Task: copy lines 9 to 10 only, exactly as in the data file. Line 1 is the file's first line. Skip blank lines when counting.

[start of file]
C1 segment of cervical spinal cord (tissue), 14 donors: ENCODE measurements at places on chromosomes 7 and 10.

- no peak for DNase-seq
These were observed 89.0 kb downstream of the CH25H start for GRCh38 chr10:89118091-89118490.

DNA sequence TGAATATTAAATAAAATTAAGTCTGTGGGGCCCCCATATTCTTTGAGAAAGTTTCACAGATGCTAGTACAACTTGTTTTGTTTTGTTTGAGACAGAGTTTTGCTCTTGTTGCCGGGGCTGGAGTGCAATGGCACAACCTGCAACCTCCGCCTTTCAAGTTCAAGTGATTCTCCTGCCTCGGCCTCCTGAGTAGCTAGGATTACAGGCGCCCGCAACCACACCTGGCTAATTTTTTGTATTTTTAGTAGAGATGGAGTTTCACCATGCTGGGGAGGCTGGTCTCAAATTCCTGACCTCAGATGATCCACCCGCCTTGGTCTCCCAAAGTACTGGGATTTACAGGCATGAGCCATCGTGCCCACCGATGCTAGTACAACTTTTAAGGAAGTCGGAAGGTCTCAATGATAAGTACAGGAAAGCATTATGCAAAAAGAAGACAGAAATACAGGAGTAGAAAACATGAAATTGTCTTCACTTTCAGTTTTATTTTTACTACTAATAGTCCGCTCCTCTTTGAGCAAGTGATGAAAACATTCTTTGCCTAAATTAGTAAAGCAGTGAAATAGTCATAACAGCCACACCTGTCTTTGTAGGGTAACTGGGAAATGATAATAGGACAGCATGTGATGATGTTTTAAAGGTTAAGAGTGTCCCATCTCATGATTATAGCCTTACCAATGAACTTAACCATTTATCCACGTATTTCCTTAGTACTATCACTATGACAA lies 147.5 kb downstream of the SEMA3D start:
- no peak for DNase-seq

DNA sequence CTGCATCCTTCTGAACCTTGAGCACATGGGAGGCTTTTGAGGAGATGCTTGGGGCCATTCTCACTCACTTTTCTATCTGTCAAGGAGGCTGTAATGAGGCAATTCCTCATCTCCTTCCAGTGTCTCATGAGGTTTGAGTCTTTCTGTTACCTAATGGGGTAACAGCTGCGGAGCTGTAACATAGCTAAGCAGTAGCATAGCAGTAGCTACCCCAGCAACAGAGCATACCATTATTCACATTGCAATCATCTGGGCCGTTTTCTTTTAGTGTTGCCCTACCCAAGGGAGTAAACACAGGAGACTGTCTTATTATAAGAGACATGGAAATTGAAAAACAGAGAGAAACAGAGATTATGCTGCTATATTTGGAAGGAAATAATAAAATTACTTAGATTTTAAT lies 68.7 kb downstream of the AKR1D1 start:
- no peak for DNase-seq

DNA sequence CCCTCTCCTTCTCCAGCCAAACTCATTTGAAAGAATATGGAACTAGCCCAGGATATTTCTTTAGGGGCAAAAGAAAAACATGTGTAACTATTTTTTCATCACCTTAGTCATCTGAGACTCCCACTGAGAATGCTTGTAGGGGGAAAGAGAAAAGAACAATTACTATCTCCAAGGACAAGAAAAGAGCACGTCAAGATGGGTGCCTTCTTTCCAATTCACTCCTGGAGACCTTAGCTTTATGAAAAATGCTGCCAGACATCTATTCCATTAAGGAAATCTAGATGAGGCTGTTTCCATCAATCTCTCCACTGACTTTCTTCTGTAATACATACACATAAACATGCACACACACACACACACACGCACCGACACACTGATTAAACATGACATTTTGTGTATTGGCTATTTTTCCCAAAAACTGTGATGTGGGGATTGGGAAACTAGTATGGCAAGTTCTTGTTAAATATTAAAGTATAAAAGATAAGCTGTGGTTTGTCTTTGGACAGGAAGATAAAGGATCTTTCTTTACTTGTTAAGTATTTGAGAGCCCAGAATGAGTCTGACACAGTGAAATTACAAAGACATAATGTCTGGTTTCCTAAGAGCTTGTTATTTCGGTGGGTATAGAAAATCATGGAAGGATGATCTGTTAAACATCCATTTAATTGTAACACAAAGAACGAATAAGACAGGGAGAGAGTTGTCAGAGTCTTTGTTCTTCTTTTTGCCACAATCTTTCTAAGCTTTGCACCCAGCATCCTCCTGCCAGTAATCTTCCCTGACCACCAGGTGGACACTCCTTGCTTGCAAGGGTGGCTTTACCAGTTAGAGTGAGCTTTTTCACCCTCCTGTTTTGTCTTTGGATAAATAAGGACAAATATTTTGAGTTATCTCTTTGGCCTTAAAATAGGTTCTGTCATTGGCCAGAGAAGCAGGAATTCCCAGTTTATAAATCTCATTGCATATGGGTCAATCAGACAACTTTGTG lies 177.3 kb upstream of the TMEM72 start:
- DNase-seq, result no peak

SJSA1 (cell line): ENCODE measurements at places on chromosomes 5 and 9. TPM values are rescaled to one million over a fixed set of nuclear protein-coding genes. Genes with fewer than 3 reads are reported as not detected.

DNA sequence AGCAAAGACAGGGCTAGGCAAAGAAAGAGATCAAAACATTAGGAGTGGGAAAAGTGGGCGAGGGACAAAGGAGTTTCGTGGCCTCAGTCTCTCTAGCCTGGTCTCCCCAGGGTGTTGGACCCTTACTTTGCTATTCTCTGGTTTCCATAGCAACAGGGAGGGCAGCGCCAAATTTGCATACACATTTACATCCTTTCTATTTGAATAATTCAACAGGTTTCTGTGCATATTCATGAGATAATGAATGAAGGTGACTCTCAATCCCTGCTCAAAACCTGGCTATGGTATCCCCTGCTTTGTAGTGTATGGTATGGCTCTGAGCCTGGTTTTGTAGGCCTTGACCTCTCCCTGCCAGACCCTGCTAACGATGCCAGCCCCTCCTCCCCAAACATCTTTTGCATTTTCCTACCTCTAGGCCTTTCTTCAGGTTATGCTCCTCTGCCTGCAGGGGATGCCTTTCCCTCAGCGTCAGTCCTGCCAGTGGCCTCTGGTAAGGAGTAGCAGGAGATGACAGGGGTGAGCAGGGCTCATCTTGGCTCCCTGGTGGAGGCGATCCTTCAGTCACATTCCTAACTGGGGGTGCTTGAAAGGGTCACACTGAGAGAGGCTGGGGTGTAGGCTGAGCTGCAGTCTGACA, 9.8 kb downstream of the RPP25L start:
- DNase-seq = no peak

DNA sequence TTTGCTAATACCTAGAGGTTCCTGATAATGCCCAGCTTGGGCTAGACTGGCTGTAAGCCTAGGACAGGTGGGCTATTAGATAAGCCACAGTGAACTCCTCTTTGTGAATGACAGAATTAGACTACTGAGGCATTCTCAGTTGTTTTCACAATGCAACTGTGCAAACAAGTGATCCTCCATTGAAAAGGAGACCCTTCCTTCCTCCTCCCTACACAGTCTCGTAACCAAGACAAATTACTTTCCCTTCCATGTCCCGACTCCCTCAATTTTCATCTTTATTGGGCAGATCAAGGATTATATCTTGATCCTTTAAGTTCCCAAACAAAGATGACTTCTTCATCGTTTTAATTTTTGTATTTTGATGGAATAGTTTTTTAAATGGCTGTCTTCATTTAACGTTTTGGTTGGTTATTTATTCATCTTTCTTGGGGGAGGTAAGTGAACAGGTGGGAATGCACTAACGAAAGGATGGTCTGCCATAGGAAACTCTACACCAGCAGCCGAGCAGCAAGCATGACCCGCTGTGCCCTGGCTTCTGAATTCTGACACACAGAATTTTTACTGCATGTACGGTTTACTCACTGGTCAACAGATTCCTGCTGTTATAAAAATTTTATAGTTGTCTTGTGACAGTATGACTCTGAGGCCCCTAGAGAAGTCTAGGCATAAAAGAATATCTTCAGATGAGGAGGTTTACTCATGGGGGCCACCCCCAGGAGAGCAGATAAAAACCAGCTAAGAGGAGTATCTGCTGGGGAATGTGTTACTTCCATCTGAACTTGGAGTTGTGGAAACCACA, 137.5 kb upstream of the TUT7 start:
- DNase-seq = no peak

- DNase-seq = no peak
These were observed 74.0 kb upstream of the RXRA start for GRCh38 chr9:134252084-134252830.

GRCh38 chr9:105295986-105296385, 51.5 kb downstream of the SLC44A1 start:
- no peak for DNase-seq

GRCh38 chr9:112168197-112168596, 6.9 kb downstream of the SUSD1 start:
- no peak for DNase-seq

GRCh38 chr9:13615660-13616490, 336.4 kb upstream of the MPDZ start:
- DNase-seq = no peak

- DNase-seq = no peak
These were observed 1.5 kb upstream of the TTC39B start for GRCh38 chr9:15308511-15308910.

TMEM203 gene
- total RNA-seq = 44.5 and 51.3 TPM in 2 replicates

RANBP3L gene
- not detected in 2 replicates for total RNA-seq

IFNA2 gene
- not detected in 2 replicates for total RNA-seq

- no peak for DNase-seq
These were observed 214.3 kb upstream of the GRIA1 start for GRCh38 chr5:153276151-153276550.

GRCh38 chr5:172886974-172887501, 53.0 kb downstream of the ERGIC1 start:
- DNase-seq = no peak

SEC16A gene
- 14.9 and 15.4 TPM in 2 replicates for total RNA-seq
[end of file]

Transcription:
- DNase-seq, result no peak

SJSA1 (cell line): ENCODE measurements at places on chromosomes 5 and 9. TPM values are rescaled to one million over a fixed set of nuclear protein-coding genes. Genes with fewer than 3 reads are reported as not detected.